* One story I heard about this, third-hand, was some trade book of his that annoyed a Castilian historian of peasant revolts named Reyna Pastor to the extent that, the next time she was in Paris, she sought Duby out in his office at the Collège de France and harangued him about it how it had set the field back ten years. And apparently Duby sat uncomfortably through her address and then said, “But Reyna: they gave me so much money to write that book…” Again, a failing I could cope with!

  2. Excellent news: this is a really important article that I have already cited several times, and that I steer students towards. Less excellent on the other stuff, though.

  3. “a Carolingian farmer could expect from about two to four”

    It’s terribly conceited of me to say so but if as a schoolboy I could see that such a claim had to be bollocks how on earth did the history profession fail to see it too? Did none of the buggers grow up in farming country? Are historians instinctively innumerate?

    • I have, on careless occasions, suggested the last as the best explanation to this. The amount of stuff I critique on the grounds of bad maths – and I no mathematician, really, but numerate at least – suggests to me that most historians just switch off when numbers are brought out and assume they must be right because they’re somehow science. A good drinking buddy of mine once introduced me to a group I’d just joined at a Kalamazoo wine reception with the phrase, “But Jon is not like other historians, because Jon… can count!” But honestly, I think it’s less that others can’t than that they don’t. All the which said: it’s difficult to imagine an empire running on Duby’s imagined yields, but it’s not impossible, as long as there actually was a surplus, and even he didn’t deny that (except, sorta kinda, at St-Germain des Prés, which is the worst argued of his examples). It would just have been benighted – which brings me to your other comment…

  4. Now I’ve read it: congratulations.

    I suppose the key point you make is the question of what the purpose of the record-keeping was. If it’s to calculate and record the annual surplus above that necessary to “keep the show on the road” then there’s no point recording the grain used to reward the peasants, which would presumably include grain for their own consumption plus that for part of the feeding of their/the estate’s oxen, horses, and chooks, nor the grain needed for the year’s sowing.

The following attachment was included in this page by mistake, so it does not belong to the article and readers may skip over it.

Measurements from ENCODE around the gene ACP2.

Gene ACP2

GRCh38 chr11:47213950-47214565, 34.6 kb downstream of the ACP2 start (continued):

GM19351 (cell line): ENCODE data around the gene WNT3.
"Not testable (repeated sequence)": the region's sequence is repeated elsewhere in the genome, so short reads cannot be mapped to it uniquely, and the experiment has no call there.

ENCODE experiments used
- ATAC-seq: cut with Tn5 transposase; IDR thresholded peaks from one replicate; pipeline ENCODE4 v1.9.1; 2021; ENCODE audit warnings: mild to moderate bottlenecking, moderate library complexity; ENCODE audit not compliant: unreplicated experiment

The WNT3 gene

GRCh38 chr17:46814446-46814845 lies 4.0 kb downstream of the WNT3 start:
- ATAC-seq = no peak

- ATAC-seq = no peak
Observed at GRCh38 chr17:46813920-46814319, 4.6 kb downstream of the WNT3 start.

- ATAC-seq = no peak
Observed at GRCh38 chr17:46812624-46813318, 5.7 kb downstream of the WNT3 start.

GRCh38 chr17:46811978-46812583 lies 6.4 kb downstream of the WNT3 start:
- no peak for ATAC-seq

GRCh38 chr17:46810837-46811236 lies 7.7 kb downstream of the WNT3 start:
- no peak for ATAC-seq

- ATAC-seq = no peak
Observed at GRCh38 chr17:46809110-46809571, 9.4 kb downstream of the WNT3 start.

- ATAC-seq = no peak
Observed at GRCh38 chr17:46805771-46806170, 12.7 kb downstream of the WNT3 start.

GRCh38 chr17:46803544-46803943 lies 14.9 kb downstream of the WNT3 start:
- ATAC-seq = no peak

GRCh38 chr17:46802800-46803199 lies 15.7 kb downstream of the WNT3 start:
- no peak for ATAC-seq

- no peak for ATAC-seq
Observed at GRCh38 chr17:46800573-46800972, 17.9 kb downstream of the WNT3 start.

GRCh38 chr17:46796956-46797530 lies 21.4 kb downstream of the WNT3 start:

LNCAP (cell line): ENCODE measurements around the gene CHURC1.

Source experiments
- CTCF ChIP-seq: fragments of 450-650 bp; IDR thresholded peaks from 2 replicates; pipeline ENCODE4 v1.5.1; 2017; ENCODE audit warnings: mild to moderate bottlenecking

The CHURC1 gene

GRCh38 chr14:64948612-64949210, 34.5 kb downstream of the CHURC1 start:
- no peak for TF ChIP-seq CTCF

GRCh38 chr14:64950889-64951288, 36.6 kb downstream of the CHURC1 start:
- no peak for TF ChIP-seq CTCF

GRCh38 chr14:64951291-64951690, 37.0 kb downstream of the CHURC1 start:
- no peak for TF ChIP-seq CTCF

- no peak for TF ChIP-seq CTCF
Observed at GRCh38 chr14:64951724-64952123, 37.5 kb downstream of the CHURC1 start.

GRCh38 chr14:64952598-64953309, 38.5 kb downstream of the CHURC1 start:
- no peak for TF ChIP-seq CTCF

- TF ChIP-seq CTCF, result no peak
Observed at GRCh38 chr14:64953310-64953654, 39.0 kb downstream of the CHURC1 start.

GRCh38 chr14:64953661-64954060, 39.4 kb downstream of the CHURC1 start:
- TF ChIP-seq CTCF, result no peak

Suppose you propose your 2.76 as a lower bound. Your upper bound presumably comes from the experimentalists: “yields of [up to] 27:1”. So you have a range that spans an order of magnitude. Aye, and my annual income lies between £10,000 and £100,000, a range unlikely to satisfy the reporting requirements of the gougers at His Majesty’s Revenue and Customs.

    It may violate the pieties of historians but that’s surely the sort of result that justifies the term Dark Ages. So little has survived in writing to record their lives that we are left largely in the dark. The scraps of writing available give less illumination than a flickering fluorescent tube.

    • I actually object less to the term ‘Dark Ages’ than do some of my generation of scholars, because I do accept the above point: it is a period about which we know much less than we do later periods (though not necessarily, contrary to what the Classicists often seem to suppose, earlier ones). But the two important responses are, firstly, that still, we don’t know nothing and history of this period is possible to do; and secondly, that just because we can’t see the subjects of study very well doesn’t mean that they themselves struggled along in darkness. The problem with the term ‘Dark Ages’ is that pretty much since it was invented it’s been used to decry the period as backward, fallen and, yes, benighted, literally in the dark. But it is only we who see through a glass darkly, not the people of the era. This is why many people, especially those who want to stress continuities with the Empire, prefer ‘Late Antique’ as a term for the period. As for me, the only period descriptor for the age in question I really object to is ‘Völkerwanderung’ or ‘Age of Migrations’, because migrations were by no means confined to that period…

      My stock corrective reference here is J. L. Nelson, “The Dark Ages” in History Workshop Journal Vol. 63 (Oxford 2007), pp. 191–201.